Aon to again accept controversial broker fees

By McClatchy Tribune Newspapers
Posted July 23, 2010 at 7:51 a.m.

Aon Corp. said it will again accept contingent commissions, a type of insurance-broker fee that was at the center of a major investigation and that resulted in billions of dollars in restitution.

“We have conducted a great deal of research around broker compensation across the globe with a focus on serving the needs of our clients and competing on a level playing field in the marketplace,” said Steve McGill, chairman and CEO of Aon Risk Solutions.

“As a result, we have decided to accept various forms of compensation available, which may include supplemental and/or contingent commissions in the geographies and client segments globally where appropriate and legally permissible,” McGill said.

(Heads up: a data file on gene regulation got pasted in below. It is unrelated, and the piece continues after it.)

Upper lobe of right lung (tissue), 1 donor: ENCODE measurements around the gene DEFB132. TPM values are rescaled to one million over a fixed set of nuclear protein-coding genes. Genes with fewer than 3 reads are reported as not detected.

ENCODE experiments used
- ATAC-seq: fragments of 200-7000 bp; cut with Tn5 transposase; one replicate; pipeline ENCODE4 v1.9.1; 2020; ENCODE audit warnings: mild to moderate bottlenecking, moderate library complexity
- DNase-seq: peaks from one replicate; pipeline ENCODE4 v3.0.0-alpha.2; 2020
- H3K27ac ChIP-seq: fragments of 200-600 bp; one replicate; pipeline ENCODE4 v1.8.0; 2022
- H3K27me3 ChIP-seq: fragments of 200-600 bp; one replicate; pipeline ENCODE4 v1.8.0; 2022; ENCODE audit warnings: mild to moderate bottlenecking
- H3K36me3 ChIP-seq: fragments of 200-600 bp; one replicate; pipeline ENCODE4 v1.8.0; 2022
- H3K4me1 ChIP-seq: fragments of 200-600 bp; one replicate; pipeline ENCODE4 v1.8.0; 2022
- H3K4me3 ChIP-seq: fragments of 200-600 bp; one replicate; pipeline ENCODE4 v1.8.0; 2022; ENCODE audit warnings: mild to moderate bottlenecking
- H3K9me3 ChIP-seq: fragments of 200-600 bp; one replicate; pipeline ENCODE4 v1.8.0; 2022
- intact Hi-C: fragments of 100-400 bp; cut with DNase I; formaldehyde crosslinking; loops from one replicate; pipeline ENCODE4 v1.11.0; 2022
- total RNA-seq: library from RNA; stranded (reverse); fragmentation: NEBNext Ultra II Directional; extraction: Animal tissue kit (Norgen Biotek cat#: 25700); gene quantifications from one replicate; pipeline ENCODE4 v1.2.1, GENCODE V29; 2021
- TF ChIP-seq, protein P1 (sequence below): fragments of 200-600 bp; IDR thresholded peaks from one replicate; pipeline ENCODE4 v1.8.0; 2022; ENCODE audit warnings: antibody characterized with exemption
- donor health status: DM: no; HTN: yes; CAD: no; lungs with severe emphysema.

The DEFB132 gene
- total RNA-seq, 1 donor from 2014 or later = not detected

The so-called bonus fees were paid by insurers to brokers based on the volume of business that broker did, or its profitability. A five-year ban on the commissions in several states, including Connecticut, was lifted earlier this year.

Attorney General Richard Blumenthal said, “Aon Corporation, while permitted to accept contingent commissions as of Feb. 11, is legally obligated under its agreement with Connecticut to fully disclose such payments to consumers — prior to purchase.”

In 2005, Aon paid $190 million to settle lawsuits brought by attorneys general in Connecticut, New York and Illinois. It was just one of many settlements from about a dozen lawsuits targeting brokers and insurers which resulted in almost $3 billion in restitution plus $275 million in penalties.

Blumenthal said, “My office will continue to monitor the insurance market to ensure that there is full and prompt disclosure of contingent commissions.”

By Matthew Sturdevant, The Hartford Courant, Conn.

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